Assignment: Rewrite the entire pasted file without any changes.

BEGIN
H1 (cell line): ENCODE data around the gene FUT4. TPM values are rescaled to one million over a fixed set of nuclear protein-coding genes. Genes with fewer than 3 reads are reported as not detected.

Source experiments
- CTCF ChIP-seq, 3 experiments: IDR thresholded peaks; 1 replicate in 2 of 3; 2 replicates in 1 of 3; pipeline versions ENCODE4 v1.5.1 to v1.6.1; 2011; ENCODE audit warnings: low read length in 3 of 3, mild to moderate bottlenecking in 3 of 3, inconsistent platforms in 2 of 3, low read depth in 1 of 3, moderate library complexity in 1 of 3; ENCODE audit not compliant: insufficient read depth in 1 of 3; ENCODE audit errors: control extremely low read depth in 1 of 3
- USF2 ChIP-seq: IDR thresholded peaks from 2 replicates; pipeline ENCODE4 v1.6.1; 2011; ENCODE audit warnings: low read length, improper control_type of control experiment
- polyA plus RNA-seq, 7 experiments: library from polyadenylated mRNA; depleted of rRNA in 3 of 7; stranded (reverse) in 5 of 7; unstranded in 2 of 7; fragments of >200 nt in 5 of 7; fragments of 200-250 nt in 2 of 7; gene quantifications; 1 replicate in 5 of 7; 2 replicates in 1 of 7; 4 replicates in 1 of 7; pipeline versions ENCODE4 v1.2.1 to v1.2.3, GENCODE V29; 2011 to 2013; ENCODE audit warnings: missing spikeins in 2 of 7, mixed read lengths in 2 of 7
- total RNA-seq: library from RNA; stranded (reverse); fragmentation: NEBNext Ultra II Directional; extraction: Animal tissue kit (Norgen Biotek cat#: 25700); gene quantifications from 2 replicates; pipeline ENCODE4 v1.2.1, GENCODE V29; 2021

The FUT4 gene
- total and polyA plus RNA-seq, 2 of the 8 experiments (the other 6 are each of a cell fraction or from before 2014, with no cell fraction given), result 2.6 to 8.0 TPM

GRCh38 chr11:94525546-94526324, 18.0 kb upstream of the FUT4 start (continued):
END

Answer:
H1 (cell line): ENCODE data around the gene FUT4. TPM values are rescaled to one million over a fixed set of nuclear protein-coding genes. Genes with fewer than 3 reads are reported as not detected.

Source experiments
- CTCF ChIP-seq, 3 experiments: IDR thresholded peaks; 1 replicate in 2 of 3; 2 replicates in 1 of 3; pipeline versions ENCODE4 v1.5.1 to v1.6.1; 2011; ENCODE audit warnings: low read length in 3 of 3, mild to moderate bottlenecking in 3 of 3, inconsistent platforms in 2 of 3, low read depth in 1 of 3, moderate library complexity in 1 of 3; ENCODE audit not compliant: insufficient read depth in 1 of 3; ENCODE audit errors: control extremely low read depth in 1 of 3
- USF2 ChIP-seq: IDR thresholded peaks from 2 replicates; pipeline ENCODE4 v1.6.1; 2011; ENCODE audit warnings: low read length, improper control_type of control experiment
- polyA plus RNA-seq, 7 experiments: library from polyadenylated mRNA; depleted of rRNA in 3 of 7; stranded (reverse) in 5 of 7; unstranded in 2 of 7; fragments of >200 nt in 5 of 7; fragments of 200-250 nt in 2 of 7; gene quantifications; 1 replicate in 5 of 7; 2 replicates in 1 of 7; 4 replicates in 1 of 7; pipeline versions ENCODE4 v1.2.1 to v1.2.3, GENCODE V29; 2011 to 2013; ENCODE audit warnings: missing spikeins in 2 of 7, mixed read lengths in 2 of 7
- total RNA-seq: library from RNA; stranded (reverse); fragmentation: NEBNext Ultra II Directional; extraction: Animal tissue kit (Norgen Biotek cat#: 25700); gene quantifications from 2 replicates; pipeline ENCODE4 v1.2.1, GENCODE V29; 2021

The FUT4 gene
- total and polyA plus RNA-seq, 2 of the 8 experiments (the other 6 are each of a cell fraction or from before 2014, with no cell fraction given), result 2.6 to 8.0 TPM

GRCh38 chr11:94525546-94526324, 18.0 kb upstream of the FUT4 start (continued):